The tumor in John Griffin’s back is almost 4.5 inches long. It’s a good thing his heart is so big.
Griffin, who is 13 years old and about to enter eighth grade, has Stage 3 melanoma. When asked what he’d wish for if given the chance, Griffin said he’d like to see a new baseball facility in East County.
It’s acts like this that led Little League Baseball to select Griffin as the recipient of its 2019 Good Sport award.
“He’s a special kid. He always has been. It’s not the cancer that makes him what he is,” said Griffin’s Little League coach, Steve Bove. “He was telling us about how things were going, and he said he gets to make a wish. And we were like, what are you going to ask to do. And he told us how he wanted a baseball field or complex built in Montesano to help because there’s not enough facilities.
“He said he’d get something out of it because when he wins, when he beats cancer, he’s going to be there and his kids will play there.”
Little League gives one Good Sport of the Year award per year from the field of international applicants. It “is designed to honor Little Leaguers who exhibit the values of Little League which are character, courage and loyalty. These children learn what it means to truly be part of a team and conduct themselves accordingly to the principles of fair play and good sportsmanship,” the organization’s website states.
Bove said he nominated Griffin in part because of the example he sets to other players. In 2014, Bove also nominated Cole Daniels, who won that year’s Good Sport award.
“The way that he has been going through this treatment and showing up to play has been a big lesson to the other kids,” Bove said. “He has the attention of many kids. He just kind of is inspiring everybody.”
During the ceremony July 3 at Nelson Field to announce the award, Griffin appeared embarrassed to be recognized.
“It’s kind of an honor to me that out of the world of Little League, that I was chosen for that award,” he said.
Griffin plays pitcher, catcher and outfield. When asked about the cancer treatments, he didn’t complain.
“It slows me down quite a bit,” he said. “And I can’t do the things I could do last year. It wears me out.”
But he’s looking forward to getting back into sports, if not classes, when he returns to Montesano Junior High in the fall.
“I also enjoy playing sports like, football,” the wide receiver and linebacker said. “I don’t have a favorite subject in school. I am just looking forward to football, mainly because I didn’t think I was going to be able to play this year.”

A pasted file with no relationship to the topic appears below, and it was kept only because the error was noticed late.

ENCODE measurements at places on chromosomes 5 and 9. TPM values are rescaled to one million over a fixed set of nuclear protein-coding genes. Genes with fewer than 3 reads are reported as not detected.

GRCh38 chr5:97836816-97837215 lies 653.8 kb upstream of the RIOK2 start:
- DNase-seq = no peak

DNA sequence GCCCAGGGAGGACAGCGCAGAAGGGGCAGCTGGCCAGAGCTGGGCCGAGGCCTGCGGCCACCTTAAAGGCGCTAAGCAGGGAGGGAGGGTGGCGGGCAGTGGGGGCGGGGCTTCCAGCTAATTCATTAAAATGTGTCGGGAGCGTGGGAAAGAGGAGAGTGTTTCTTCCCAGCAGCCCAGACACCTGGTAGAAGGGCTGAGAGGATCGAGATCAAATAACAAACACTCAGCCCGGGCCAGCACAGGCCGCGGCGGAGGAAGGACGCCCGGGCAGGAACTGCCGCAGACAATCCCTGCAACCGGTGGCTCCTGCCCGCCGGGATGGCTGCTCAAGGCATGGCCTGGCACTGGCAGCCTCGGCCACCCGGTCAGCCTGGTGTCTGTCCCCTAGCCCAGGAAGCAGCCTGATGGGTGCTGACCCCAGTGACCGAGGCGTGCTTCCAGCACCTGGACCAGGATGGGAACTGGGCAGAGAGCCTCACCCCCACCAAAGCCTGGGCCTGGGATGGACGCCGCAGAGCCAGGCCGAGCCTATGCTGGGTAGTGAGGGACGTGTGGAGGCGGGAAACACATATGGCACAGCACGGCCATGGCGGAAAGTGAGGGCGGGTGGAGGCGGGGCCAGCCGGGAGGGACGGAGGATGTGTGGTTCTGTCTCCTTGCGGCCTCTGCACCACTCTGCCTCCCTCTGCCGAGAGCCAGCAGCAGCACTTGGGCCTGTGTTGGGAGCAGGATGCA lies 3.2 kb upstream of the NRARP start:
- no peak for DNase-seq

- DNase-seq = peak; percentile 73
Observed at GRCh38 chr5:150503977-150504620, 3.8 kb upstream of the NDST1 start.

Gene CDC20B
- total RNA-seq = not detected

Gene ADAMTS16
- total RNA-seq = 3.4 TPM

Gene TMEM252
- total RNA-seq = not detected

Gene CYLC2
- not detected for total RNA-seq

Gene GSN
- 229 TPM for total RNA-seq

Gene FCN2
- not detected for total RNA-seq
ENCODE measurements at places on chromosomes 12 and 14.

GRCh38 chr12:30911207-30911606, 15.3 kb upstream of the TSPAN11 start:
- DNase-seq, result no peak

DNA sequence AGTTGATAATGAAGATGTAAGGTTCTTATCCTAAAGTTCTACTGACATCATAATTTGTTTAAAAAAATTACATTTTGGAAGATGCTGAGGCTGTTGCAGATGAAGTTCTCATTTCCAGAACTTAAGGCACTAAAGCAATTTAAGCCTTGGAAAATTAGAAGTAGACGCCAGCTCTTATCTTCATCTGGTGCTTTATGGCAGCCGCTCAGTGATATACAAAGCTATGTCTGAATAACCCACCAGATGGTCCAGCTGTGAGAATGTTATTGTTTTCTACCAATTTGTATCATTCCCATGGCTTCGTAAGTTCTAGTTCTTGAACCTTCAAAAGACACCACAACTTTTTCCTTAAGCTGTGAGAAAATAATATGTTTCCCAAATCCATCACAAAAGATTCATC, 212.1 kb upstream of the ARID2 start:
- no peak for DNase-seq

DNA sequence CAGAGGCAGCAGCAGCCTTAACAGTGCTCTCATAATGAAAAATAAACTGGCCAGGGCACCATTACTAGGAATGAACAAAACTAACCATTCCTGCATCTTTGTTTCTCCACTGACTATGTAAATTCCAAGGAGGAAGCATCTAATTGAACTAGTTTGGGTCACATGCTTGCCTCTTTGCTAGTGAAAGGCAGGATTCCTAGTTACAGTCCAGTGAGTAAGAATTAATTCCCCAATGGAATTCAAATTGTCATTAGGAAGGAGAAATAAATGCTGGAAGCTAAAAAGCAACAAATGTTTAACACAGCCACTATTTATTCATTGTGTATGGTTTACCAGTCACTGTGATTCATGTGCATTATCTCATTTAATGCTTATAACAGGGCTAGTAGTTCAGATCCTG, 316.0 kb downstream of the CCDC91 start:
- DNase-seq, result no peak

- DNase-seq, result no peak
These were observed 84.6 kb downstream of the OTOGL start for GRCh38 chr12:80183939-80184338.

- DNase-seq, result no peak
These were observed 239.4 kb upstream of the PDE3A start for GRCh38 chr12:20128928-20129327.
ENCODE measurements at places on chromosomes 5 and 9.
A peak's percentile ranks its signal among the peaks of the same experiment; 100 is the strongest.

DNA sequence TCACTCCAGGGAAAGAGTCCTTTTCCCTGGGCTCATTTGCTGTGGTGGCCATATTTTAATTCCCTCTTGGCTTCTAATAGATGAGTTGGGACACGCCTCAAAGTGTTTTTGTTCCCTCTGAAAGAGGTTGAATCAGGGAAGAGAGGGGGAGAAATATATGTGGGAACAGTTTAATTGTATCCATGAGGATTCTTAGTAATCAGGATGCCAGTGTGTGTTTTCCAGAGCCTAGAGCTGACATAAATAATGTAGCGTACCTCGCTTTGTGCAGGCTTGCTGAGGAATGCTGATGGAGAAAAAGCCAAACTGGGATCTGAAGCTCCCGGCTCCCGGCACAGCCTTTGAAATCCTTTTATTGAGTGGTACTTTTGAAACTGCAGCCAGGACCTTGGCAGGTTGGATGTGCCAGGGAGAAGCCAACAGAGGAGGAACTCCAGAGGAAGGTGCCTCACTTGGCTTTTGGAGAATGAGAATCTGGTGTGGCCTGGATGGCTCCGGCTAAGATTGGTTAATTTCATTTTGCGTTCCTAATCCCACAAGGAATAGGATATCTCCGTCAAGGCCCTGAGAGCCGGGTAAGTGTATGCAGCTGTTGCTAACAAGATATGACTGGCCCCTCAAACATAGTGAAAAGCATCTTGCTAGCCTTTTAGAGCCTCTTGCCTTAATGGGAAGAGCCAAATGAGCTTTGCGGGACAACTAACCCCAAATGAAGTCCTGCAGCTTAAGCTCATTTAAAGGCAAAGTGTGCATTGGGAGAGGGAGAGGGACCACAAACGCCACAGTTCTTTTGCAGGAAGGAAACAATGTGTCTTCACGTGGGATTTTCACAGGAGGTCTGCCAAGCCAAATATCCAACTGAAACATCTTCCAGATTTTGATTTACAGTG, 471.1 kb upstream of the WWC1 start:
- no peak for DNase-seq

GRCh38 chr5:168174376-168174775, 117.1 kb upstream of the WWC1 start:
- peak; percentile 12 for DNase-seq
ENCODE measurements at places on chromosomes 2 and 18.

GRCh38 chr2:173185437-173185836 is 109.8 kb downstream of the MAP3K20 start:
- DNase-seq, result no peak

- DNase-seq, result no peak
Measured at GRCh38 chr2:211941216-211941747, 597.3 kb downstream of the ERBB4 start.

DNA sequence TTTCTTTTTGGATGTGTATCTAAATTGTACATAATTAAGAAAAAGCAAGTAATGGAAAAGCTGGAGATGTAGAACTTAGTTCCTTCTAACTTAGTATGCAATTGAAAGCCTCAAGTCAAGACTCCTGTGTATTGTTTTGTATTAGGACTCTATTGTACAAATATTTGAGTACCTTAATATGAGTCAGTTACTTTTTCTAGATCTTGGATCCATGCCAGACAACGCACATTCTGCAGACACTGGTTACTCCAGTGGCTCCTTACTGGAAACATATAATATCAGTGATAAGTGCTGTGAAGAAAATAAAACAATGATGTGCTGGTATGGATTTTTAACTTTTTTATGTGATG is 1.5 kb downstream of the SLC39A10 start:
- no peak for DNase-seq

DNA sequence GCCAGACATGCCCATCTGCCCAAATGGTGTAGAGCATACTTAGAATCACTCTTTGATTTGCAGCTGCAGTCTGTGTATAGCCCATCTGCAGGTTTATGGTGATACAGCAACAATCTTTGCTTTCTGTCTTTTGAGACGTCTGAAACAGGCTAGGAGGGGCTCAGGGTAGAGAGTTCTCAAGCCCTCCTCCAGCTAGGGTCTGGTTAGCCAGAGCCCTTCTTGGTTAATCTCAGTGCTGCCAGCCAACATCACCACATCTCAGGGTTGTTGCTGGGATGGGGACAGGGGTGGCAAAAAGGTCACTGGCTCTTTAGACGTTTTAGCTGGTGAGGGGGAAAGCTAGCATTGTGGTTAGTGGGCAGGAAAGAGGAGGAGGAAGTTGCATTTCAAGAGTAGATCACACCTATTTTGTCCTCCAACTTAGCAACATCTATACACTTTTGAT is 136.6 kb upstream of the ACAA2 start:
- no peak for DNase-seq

Griffin’s mom, Angela Jones of Central Park, has been taking John to Mary Bridge Children’s Hospital in Tacoma for treatment of this highly unusual disease.
“The reason why it’s so rare is because it started in a muscle in his back and also the sheer size of the tumor,” she said.
John is undergoing immunotherapy to try to shrink the tumor to make surgery to remove it less traumatic. The procedure today likely would require the removal of ribs to get it all.
“Removal (of the tumor) would have required a huge surgery that would have taken months if not years to recover, if a full recovery was even possible. They didn’t know,” Jones said.
The 11 centimeter tumor was found to have three satellite tumors surrounding it and to have spread to lymph nodes under John’s left arm, his nonpitching arm.
He has received four doses of two types of immunotherapy drugs by infusions through a port in his chest. The infusions take about 30 minutes each. The next round of infusions begins late this month.
Through it all, he’s played baseball. Except when he was taking part in the Relay For Life fundraising walk for the American Cancer Society.
“He’s only missed one game this year, and that was to go walk in the cancer walk. And nobody can blame him for that,” Bove said. “And the team finished the game and went to the Relay as well.”
John played this spring for the Peterson Rock Drillers. This weekend, he will play with the District 3 champion Junior League All-Stars team of 13- and 14-year-olds in the state tournament. The game is scheduled for 2 p.m. Saturday at Hudson Bay High School’s Propstra Stadium located at 1601 E. McLoughlin Blvd. in Vancouver, Washington.
After that, it’s back to the treatments.
“Everything is on the fly. We revisit everything every three months. They said for at least a year, we’ll continue this process,” Jones said. “The doctors at Mary Bridge have consulted with doctors from all over to see how to treat this. There’s no precedent for this. Nobody has this same kind of melanoma in a muscle. It’s super unusual.”
Through everything that’s happened to her son, Jones maintains her positivity.
“I feel like we’re pretty lucky,” she said. “I didn’t think he’d get to play baseball or go to school or anything like that. I took a part-time position at work so I can be there for all the what-ifs.”
Now, thanks to coach Bove nominating John for the Good Sport award, they will have a break next month to be a family, to go to the Little League Baseball World Series in Pennsylvania and watch some baseball.
“The award means a ton to us,” Jones said. “He’s just this kid from a small town. It’s sort of like winning the lotto, honestly.”